dominate form of ionic conductances in the Purkinje cell dendrite

(Jaeger, D., and Bower, J.M.  (1999)  Synaptic control of spiking in  
cerebellar Purkinje cells:  Dynamic current clamp based on model  
conductances.  J. Neuroscience. 19:6090-6101.)

-- larger in sum by a factor of 5 over the synaptic conductances.   
Numerous of our modeling and experimental papers suggest that it is  
the state of activation of these conductances that influences somatic  
spiking - Given the relatively long time constants of the Ca related  
conductances, the influence of the pf/mli voltage clamp is likely to  
be 'felt' in the dendrite for 10s of milliseconds.  I have suspected  
for a long time that the climbing fiber does exactly what it looks  
like it does - floods the cell with Ca.  Our guess at the moment (also  
subject to experimental study), is that the climbing fiber resets the  
dynamics of the dendrite, wiping out the previous 100's of miliseconds  
of pf influence.  Our previous experimental work has suggested that  
the timing of the cf, at least in the parts of the cerebellum we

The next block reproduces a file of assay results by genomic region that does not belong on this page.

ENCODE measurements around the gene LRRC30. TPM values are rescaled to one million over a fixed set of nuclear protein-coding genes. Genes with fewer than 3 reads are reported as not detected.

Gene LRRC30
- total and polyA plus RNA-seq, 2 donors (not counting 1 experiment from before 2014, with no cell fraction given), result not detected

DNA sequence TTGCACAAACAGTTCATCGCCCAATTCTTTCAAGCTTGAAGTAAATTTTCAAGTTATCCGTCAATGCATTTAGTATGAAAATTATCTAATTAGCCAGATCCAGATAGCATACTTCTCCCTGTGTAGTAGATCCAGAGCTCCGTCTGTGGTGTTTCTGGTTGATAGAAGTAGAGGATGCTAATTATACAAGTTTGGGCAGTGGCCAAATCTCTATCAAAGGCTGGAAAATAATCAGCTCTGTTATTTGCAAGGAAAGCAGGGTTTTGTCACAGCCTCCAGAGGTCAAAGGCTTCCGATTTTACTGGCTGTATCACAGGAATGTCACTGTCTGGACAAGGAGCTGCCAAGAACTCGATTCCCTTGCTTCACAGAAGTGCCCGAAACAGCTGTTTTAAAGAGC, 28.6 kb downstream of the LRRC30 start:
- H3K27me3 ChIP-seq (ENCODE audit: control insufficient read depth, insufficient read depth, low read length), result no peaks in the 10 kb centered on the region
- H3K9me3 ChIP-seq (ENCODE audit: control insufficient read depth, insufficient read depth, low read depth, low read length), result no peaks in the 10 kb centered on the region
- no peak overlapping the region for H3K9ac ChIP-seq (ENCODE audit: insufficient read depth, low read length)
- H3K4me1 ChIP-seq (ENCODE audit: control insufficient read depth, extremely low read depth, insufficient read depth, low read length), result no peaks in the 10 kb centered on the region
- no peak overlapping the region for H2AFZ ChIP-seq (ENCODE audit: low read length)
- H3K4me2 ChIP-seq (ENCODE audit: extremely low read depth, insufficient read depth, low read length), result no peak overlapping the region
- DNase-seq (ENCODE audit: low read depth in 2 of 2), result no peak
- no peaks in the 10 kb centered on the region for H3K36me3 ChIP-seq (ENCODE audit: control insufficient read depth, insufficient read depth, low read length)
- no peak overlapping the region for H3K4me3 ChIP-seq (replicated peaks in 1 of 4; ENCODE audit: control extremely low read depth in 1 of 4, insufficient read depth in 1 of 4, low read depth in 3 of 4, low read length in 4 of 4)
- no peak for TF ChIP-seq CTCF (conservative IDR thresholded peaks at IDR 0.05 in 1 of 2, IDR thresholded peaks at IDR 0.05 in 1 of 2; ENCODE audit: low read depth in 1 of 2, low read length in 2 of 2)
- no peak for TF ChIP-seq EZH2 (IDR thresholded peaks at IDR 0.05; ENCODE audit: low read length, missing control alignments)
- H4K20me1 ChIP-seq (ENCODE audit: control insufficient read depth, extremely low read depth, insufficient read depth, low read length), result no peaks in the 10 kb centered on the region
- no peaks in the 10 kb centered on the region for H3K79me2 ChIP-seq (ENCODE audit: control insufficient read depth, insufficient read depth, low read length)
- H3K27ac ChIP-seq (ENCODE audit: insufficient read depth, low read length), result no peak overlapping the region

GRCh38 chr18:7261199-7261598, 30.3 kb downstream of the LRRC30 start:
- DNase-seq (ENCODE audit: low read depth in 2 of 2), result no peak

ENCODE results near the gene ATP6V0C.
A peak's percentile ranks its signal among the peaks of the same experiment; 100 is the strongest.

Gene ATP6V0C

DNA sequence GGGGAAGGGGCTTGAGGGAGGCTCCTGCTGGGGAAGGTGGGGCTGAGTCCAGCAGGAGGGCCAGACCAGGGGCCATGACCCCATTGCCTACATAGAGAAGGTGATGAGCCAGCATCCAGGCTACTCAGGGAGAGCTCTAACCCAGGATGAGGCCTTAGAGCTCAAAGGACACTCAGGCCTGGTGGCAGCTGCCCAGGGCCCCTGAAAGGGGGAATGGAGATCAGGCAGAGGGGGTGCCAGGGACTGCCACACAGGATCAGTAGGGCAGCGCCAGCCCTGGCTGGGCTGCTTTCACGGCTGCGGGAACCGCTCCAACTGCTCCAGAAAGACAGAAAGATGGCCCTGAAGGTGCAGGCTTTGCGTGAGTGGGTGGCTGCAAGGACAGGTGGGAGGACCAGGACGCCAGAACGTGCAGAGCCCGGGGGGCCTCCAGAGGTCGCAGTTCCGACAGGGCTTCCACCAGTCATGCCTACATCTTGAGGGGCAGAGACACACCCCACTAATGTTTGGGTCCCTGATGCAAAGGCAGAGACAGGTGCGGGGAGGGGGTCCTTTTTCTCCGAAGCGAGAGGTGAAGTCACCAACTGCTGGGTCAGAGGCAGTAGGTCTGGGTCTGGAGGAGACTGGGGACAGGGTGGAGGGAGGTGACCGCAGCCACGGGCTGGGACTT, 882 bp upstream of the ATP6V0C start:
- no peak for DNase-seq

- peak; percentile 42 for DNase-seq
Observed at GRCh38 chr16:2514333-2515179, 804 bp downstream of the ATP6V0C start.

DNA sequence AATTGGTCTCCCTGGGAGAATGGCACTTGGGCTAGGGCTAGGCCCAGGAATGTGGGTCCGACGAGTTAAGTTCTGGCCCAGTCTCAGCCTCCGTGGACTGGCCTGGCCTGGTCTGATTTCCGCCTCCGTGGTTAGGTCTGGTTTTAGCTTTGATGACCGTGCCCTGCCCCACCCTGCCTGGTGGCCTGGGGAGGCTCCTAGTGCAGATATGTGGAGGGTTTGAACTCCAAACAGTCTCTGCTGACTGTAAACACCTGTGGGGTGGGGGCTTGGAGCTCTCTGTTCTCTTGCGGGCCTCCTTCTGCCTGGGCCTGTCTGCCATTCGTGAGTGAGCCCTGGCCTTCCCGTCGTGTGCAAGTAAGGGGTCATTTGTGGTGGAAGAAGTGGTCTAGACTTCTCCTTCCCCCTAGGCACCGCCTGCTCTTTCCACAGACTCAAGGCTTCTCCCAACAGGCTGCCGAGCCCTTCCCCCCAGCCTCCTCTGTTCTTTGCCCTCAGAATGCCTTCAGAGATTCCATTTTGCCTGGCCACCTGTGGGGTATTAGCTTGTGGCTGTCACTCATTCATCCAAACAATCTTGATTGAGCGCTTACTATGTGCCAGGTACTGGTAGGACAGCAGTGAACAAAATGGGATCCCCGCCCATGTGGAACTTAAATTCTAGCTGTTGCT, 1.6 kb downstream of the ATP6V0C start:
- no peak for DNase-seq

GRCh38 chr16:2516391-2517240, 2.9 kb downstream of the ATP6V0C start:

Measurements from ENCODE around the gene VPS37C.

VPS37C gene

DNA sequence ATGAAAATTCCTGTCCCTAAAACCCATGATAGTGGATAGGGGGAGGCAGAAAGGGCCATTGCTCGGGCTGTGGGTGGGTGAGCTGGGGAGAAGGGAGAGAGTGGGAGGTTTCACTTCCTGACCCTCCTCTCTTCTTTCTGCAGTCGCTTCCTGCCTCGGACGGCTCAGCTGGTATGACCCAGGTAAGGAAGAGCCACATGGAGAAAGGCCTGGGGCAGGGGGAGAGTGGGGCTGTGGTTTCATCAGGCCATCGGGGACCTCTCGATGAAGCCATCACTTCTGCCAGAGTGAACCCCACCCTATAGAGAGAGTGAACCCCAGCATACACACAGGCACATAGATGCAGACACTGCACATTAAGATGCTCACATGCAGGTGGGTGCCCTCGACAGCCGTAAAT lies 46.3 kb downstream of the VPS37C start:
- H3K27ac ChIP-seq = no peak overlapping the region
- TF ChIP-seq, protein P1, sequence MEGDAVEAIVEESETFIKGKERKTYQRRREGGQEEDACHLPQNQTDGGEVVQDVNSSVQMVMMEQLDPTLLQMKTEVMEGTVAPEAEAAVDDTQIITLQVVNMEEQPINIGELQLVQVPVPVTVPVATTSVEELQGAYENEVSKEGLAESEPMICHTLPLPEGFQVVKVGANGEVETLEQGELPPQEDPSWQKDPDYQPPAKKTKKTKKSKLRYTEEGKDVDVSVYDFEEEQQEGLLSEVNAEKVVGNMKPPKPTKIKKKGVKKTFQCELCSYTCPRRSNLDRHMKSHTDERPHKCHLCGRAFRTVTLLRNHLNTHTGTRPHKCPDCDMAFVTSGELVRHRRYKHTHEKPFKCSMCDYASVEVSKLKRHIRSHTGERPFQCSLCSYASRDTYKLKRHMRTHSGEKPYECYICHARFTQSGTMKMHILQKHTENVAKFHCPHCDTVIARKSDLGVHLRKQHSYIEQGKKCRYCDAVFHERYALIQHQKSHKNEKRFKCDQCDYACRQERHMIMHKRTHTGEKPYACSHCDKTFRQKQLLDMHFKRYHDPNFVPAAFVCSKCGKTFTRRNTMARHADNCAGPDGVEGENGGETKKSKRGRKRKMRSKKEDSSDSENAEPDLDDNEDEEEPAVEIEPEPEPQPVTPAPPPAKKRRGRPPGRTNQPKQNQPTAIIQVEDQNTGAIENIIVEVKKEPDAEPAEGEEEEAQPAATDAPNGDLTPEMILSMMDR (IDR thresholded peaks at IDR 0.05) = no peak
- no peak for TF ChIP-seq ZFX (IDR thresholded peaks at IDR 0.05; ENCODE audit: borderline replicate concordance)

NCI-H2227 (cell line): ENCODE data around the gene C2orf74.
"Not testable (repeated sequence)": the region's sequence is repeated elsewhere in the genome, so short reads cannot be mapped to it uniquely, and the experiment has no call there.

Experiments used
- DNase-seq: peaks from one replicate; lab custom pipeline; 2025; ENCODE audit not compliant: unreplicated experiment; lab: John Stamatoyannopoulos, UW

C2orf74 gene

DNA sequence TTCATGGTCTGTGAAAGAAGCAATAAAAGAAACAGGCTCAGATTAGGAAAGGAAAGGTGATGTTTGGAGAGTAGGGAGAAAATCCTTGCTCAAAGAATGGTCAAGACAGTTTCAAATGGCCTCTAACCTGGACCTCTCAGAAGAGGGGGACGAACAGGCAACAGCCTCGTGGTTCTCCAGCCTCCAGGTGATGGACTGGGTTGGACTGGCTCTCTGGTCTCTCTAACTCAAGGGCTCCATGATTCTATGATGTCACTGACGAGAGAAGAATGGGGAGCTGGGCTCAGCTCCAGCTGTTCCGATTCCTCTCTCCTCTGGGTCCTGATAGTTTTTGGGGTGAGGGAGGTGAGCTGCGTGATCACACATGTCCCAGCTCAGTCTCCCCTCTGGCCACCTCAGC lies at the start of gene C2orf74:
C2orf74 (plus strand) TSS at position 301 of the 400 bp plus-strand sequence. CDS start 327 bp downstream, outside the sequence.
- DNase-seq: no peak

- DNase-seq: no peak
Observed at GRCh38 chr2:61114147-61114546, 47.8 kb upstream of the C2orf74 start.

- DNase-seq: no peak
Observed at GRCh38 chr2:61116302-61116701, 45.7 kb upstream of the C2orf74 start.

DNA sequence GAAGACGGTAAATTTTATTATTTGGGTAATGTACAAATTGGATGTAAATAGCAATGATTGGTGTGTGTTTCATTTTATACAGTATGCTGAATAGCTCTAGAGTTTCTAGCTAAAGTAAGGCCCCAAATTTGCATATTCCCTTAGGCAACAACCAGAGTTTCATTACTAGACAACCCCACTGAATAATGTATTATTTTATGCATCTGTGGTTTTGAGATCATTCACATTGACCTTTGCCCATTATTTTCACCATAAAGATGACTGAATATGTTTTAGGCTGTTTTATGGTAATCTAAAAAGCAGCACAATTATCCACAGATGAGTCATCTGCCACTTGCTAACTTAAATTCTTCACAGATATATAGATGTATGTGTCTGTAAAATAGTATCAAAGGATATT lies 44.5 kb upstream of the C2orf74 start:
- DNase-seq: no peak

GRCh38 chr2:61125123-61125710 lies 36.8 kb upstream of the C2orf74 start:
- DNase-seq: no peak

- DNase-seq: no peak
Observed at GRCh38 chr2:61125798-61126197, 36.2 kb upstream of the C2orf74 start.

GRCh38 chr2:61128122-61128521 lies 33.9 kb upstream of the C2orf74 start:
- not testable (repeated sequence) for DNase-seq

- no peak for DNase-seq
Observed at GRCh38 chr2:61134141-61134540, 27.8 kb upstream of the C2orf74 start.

study, is under control of the cerebral cortex, which therefore  
appears to influence, if not control, this dendritic resetting.  

(Brown, I.E., and Bower, J.M. (2002)  The influence of somatosensory  
cortex on climbing fiber responses in the rat cerebellum following  
peripheral tactile stimulation.  J Neurosci. 22(15): 6819-6829.)

We have spent the last 5 years reconstructing using serial electron  
microscopy (very hard) 5 - 8 micron lengths of the purkinje cell  
dendrite and identifying the location and type of every synapse  
(excitatory and inhibitory) along those lengths.  We ware now using  
this data to build realistic simulations to test the voltage clamp  
idea.  With respect to nested multi-scale simulations -- with GENESIS  
3.0, we will be able to nest these high resolution models of what are  
in effect single compartments in our compartment models, into the  
compartmental model of the Purkinje cell - this will be, to my  
knowledge, the first ever simultaneous simulation within a single  
model of two fundamentally different levels of realistic scale and is